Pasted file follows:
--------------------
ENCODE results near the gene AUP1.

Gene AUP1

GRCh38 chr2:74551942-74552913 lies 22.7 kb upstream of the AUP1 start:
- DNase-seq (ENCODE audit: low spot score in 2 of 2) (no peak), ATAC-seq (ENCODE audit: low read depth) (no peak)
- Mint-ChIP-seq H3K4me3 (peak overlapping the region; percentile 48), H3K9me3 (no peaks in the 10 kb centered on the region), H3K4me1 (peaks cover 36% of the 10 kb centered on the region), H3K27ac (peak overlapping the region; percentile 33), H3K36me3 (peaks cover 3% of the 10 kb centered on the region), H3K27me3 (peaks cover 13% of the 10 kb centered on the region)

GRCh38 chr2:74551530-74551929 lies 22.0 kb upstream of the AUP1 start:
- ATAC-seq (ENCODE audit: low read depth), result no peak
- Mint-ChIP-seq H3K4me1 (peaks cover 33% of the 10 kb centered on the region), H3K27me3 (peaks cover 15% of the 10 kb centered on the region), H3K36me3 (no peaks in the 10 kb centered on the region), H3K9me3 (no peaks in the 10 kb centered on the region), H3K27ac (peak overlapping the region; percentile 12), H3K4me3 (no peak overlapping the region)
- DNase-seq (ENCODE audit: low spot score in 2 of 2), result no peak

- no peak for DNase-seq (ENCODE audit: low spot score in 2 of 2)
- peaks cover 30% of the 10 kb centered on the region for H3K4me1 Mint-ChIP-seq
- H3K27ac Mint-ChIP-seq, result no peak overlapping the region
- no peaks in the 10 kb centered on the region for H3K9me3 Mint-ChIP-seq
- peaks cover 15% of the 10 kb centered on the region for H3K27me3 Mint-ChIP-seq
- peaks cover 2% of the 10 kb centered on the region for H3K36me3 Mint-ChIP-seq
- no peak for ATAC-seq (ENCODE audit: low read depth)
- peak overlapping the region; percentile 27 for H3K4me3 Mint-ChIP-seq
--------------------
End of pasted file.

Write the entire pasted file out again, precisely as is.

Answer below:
ENCODE results near the gene AUP1.

Gene AUP1

GRCh38 chr2:74551942-74552913 lies 22.7 kb upstream of the AUP1 start:
- DNase-seq (ENCODE audit: low spot score in 2 of 2) (no peak), ATAC-seq (ENCODE audit: low read depth) (no peak)
- Mint-ChIP-seq H3K4me3 (peak overlapping the region; percentile 48), H3K9me3 (no peaks in the 10 kb centered on the region), H3K4me1 (peaks cover 36% of the 10 kb centered on the region), H3K27ac (peak overlapping the region; percentile 33), H3K36me3 (peaks cover 3% of the 10 kb centered on the region), H3K27me3 (peaks cover 13% of the 10 kb centered on the region)

GRCh38 chr2:74551530-74551929 lies 22.0 kb upstream of the AUP1 start:
- ATAC-seq (ENCODE audit: low read depth), result no peak
- Mint-ChIP-seq H3K4me1 (peaks cover 33% of the 10 kb centered on the region), H3K27me3 (peaks cover 15% of the 10 kb centered on the region), H3K36me3 (no peaks in the 10 kb centered on the region), H3K9me3 (no peaks in the 10 kb centered on the region), H3K27ac (peak overlapping the region; percentile 12), H3K4me3 (no peak overlapping the region)
- DNase-seq (ENCODE audit: low spot score in 2 of 2), result no peak

- no peak for DNase-seq (ENCODE audit: low spot score in 2 of 2)
- peaks cover 30% of the 10 kb centered on the region for H3K4me1 Mint-ChIP-seq
- H3K27ac Mint-ChIP-seq, result no peak overlapping the region
- no peaks in the 10 kb centered on the region for H3K9me3 Mint-ChIP-seq
- peaks cover 15% of the 10 kb centered on the region for H3K27me3 Mint-ChIP-seq
- peaks cover 2% of the 10 kb centered on the region for H3K36me3 Mint-ChIP-seq
- no peak for ATAC-seq (ENCODE audit: low read depth)
- peak overlapping the region; percentile 27 for H3K4me3 Mint-ChIP-seq